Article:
When I first decided that alcohol and I might need to break up, I thought I would give moderation a try, as many people do. I would look at my schedule and evaluate which events or parties I would be attending, then decide which ones I would skip the drink. I’ve been an entrepreneur for over 21 years and have owned and operated a coworking shared workspace for over 6 years. Networking over drinks is a major part of building a business. In fact, you could say it’s just part of the job.

Before heading out to an event, I would have good intentions and commit to myself that I was not going to drink. I would be in the right mindset and happy about my decision to not drink. Then I would walk into the event, head to the bar, and ask what alcohol-free options they had. Most times I was met with a “diet coke-coke-sprite-water” answer, sometimes not even water was available. I would immediately feel defeated and my entire resolve would melt away and I would have a “forget about it” moment and instead opt for a glass of red wine. This would happen over and over again.

Eventually, I figured out that my life was worth kicking alcohol to the curb and I got over my apprehension and chose whichever alcohol-free option was available. But these experiences highlighted the issue of what I call alcohol-free accessibility in the workplace. I began to think about what could be done to make it easier for anyone who doesn’t want to drink, for any reason, on any given night. How could businesses, networking groups, and coworking spaces make it easier on their non-drinking employees and guests?

The “Happy Hour” Conundrum Companies Face

For many industries and professions, it’s an expectation of the job that you drink to network, connect with clients, or get the sale. Deals are made in the bar and, if you’re not there, then you could be hurting your chances at getting the business.

Many workspaces have a keg of beer on tap in the break room, Friday happy hours where employees are highly encouraged to attend, a bar cart that makes the round at 4 p.m. on a weeknight, or company successes being celebrated with champagne or shots. Drinking can be an integral part of networking events, team builders, and strategy sessions.

So how do we change this environment to accommodate those of who are sober?

How do we make the workplace more inclusive of our non-drinking coworkers? If you’re in charge of the community events at your business or coworking space, thoughtfulness around alcohol can go a long way at making your employees and guests feel included in the celebration versus feeling like they were an afterthought.

Why Companies Should Be More Inclusive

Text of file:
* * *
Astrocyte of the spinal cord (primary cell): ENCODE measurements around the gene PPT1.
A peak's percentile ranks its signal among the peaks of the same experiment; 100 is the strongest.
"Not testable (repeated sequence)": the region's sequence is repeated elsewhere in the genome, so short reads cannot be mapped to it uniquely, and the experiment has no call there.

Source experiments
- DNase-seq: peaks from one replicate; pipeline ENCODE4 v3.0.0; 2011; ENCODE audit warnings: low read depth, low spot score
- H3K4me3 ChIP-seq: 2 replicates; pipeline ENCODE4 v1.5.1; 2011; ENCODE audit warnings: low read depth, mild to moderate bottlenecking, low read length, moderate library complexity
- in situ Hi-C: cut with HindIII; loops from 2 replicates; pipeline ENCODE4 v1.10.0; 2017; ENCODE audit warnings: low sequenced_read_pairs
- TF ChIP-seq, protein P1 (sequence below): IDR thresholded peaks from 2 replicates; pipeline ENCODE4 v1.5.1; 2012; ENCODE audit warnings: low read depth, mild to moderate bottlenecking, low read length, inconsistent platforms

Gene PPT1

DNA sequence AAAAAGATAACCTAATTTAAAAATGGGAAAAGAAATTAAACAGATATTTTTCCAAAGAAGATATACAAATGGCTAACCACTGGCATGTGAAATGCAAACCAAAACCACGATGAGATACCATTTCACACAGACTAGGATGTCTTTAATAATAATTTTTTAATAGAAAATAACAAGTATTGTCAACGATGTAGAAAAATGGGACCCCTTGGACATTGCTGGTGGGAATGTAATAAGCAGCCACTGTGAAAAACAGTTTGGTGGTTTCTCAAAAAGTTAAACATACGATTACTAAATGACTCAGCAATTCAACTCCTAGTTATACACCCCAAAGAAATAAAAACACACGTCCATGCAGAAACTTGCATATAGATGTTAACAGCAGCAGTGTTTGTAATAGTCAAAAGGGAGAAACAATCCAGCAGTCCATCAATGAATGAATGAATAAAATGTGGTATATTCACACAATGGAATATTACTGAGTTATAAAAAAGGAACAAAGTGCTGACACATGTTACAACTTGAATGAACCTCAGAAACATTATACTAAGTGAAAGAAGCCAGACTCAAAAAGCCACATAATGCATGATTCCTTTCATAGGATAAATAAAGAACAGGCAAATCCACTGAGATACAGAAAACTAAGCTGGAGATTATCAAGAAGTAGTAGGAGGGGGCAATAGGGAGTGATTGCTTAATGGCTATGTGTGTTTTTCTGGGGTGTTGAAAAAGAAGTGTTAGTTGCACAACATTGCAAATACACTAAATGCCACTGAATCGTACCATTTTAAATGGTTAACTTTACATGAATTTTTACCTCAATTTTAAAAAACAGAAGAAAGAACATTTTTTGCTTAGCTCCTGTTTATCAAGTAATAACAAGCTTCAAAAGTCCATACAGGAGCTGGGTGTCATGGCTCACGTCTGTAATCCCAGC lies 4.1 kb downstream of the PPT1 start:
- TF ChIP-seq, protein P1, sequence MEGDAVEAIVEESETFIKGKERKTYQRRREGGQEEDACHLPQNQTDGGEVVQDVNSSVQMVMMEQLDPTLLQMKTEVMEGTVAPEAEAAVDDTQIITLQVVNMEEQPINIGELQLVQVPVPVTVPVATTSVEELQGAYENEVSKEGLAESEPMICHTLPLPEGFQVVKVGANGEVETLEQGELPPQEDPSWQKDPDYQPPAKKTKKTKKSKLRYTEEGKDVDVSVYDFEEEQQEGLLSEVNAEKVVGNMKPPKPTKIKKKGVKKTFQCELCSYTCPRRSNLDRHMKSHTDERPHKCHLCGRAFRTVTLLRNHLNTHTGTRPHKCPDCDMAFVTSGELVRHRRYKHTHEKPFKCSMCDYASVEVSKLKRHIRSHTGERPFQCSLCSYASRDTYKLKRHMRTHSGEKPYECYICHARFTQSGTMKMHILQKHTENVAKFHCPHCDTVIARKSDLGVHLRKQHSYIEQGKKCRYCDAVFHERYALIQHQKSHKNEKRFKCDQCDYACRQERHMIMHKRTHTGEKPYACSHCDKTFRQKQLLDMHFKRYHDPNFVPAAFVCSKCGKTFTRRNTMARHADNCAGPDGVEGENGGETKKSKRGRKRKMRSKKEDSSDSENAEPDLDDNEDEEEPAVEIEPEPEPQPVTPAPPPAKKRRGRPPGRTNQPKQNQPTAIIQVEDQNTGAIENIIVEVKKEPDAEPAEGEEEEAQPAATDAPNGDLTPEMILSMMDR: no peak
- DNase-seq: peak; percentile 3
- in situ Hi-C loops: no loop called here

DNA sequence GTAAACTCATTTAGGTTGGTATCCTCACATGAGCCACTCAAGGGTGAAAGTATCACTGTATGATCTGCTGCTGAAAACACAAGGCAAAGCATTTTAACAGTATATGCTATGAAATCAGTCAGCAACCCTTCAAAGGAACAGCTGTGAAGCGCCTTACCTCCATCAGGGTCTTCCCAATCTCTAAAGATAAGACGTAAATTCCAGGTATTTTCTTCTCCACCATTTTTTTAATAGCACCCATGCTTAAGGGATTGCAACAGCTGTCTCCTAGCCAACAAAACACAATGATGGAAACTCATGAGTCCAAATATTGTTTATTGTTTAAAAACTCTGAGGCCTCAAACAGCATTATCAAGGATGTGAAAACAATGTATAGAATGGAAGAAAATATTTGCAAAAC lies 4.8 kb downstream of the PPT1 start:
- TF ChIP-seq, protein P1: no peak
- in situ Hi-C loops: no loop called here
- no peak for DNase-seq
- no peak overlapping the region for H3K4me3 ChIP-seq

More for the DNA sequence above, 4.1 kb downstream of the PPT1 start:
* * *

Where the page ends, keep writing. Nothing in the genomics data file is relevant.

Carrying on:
It doesn’t take much to make an event more inclusive of those that don’t drink. It can be as simple as having some tasty drink alternatives rather than just soda or water, like flavored sparkling water or fancy juice mixes. There are a ton of great alcohol-free drink options now, including uniquely flavored sparkling waters, juices, kombucha, and zero-proof cocktails, commonly known as mocktails.

Kara Sowles talks about this in her presentation “Alcohol and Inclusivity in Tech” given at Zapproved for their Ally Talks series. She recommends you provide “an equal number and quality of alcoholic and non-alcoholic drink options” at all events and in the workplace and you display them prominently alongside the alcoholic drink options while also mentioning these options in all promotion of the event beforehand.  

Stanford University is leading the way with their Alcohol Policy and Education guidelines where they coined the term Equally Attractive Non-Alcoholic Beverage (EANAB). EANABs are required at all Stanford parties giving non-drinkers thoughtful options. EANABs even have a definition in the Urban Dictionary, which defines EANABs as “an attractive and enjoyable beverage that is on par with the alcoholic beverages being served and may be substituted without the drinker feeling left out of the celebration.”

Besides providing an equal number of attractive alcohol-free drink options, here are some other ideas.

  • Consider doing away with the term “Happy Hour” and renaming those types of events to “Meet & Greets” or simply Networking.
  • Alcohol does not need to be present at every event or activity you host. Lunches, workshops, or even yoga or another exercise class are great alternative team builders.
  • Remember that not all people drink alcohol. Use a one to one ratio when planning events that will have alcohol present and offer one non-alcoholic beverage for every alcoholic option.
  • Put a limit on the amount of alcohol served. Possibly use a drink ticket system. Everyone gets two drink tickets that can be used for an alcoholic or non-alcoholic option.
  • When serving a signature cocktail for an event, create a booze-free option of the same caliber.
  • Prominently promote all alcohol and alcohol-free options ahead of time and at the event, side-by-side so your non-drinking employees and guests will know that they have choices.
  • Have an alcohol use policy for your company or coworking space along with community and event guidelines that address use and safety concerns ahead of time. Communicate and enforce this policy and discourage a binge drinking culture.

Events are meant to build community and network, not get people drunk. Remember: Alcohol doesn’t actually build community, people do. That’s why you shouldn’t be afraid to create just as many events that aren’t focused on alcohol or drinking. Your sober and non-sober employees will both appreciate that.